[Photograph: Sasha Marx]
With a lot of people stocked up on dried beans, we’ve been working on a number of recipes to put a batch o’ beans to good use. Of course, nicely cooked beans are delicious on their own with a drizzle of peppery olive oil and a hunk of crusty bread for dipping. But with every day feeling just like the last right now, introducing some variety at meal times without creating a ton of extra prep work in the kitchen feels more important than ever. Enter, mapo tofu-style white beans.
Standing in for silken tofu, creamy white beans and their flavor-packed cooking liquid complement the signature spicy, buzzy, and funky punch of doubanjiang (Chinese broad bean-chili paste), dried chilies, and Sichuan peppercorns used in Sichuanese mapo tofu. A small amount of ground meat (both pork or beef work for this dish) gives the stew savory richness without putting a big dent in your wallet, while aromatic garlic, ginger, and scallions (or ramps, while they’re in season) provide brightness and warm depth of flavor. To more easily calibrate the heat levels in the dish, we reserve half of the chili-spiked oil that is made at the beginning of the recipe for the end, so that people can doctor spiciness to their liking for their individual bowls of beans.
By taking a component construction approach to meal-planning, and cooking a big pot of beans ahead of time, you can then put together quick-cooking dishes like these mapo beans, double-bean mazemen, or our pasta with beans and greens. And we’ve got more beanspiration coming soon, so stay tuned.
Why It Works
- Standing in for silken tofu, creamy and flavorful cooked-from-dry beans and their cooking liquid give this quick stew body and complement the assertive punch of chili-bean paste and Sichuan peppercorns.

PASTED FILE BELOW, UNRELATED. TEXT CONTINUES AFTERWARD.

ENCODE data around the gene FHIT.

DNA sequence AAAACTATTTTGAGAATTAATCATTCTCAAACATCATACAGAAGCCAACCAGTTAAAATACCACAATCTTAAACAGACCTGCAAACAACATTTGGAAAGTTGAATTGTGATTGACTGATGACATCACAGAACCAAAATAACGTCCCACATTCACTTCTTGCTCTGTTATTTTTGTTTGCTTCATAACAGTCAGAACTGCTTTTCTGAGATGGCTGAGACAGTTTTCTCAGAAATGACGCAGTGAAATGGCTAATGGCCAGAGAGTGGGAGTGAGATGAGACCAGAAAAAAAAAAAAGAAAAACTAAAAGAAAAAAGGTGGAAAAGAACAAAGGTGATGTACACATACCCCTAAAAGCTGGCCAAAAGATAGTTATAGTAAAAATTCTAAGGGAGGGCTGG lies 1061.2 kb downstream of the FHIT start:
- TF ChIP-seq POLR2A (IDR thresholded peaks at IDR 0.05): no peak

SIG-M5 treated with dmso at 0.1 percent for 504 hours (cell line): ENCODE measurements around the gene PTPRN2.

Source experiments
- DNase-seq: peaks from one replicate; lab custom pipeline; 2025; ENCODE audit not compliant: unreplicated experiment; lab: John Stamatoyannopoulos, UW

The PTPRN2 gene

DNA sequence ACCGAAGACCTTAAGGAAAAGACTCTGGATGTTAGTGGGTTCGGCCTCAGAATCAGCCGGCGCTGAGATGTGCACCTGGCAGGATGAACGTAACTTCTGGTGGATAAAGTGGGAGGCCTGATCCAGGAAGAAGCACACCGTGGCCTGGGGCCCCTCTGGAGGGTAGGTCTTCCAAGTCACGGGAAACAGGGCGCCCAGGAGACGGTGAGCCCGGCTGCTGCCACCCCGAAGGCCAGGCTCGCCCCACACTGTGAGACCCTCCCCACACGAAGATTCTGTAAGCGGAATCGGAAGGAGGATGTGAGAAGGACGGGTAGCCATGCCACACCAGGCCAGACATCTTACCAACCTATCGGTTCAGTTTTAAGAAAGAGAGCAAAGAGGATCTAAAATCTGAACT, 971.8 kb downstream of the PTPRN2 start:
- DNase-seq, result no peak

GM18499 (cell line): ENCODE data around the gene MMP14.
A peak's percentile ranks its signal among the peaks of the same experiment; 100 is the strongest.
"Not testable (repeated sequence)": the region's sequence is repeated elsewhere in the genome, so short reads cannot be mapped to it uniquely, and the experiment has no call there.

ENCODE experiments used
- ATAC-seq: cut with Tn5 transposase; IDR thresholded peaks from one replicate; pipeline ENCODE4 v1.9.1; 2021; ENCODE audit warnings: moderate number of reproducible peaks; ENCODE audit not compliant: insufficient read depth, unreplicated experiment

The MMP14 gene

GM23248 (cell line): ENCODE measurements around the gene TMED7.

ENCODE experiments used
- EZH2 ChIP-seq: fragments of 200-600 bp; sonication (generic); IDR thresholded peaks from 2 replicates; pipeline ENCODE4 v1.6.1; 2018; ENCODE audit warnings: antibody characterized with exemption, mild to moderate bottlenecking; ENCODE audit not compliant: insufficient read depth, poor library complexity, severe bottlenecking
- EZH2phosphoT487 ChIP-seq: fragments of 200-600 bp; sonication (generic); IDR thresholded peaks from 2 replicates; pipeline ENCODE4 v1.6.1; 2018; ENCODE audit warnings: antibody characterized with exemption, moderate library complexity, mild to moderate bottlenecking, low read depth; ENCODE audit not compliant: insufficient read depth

- Reserving some of the chili oil for drizzling over the beans at the end allows you to adjust the heat level of the dish based on your personal preferences.
- 1/4 cup (60ml) vegetable oil, divided
- 4 ounces (115g) ground pork or beef
- 1 tablespoon (17g) doubanjiang (Chinese fermented broad bean-chili paste; see note)
- 1 1/2 teaspoons (2g) finely ground dried Chinese chilies (see note)
- 3 medium garlic cloves, finely grated or minced (about 2 teaspoons; 10g)
- One 1-inch piece fresh ginger, peeled and finely grated or minced (about 2 teaspoons; 12g)
- 4 scallions or 12 ramps (about 2 ounces; 55g), white and green parts separated and cut into 1-inch pieces
- 3/4 cup (180ml) water
- 2 cups (565g) cooked dry white beans (such as cannellini or Great Northern) with cooking liquid (see note)
- 1 teaspoon (2g) Sichuan peppercorns, finely ground (see note)
In a large saucepan or wok, heat 1 tablespoon (15ml) oil over medium-high heat until shimmering. Add ground meat and cook, breaking up meat and stirring constantly with a wooden spoon or wok spatula, until meat is cooked through and just beginning to brown, about 2 minutes. Using a slotted spoon, transfer meat to a small bowl or plate and set aside.
Lower heat to medium, add remaining 3 tablespoons (45ml) oil to now-empty saucepan or wok, and heat until shimmering. Add doubanjiang and cook, stirring constantly, until mixture is very aromatic, about 30 seconds. Add ground chilies and continue to cook, stirring constantly, until mixture is aromatic and chilies have stained the oil dark red, about 30 seconds. Transfer 2 tablespoons (30ml) chili-oil mixture to a small heatproof ramekin or bowl and set aside.
Add garlic, ginger, and scallion or ramp whites and cook, stirring constantly, until mixture is very aromatic, about 30 seconds. Stir in water, beans, and cooked meat, and bring to a simmer. Reduce heat to maintain a steady but gentle simmer and cook until mixture is thickened slightly and heated through, 3 to 5 minutes. Add scallion or ramp greens, stir to incorporate, and cook until just softened, about 30 seconds.
Divide stew between individual serving bowls, sprinkle with ground Sichuan peppercorns, and serve, passing reserved chili oil for drizzling at the table.
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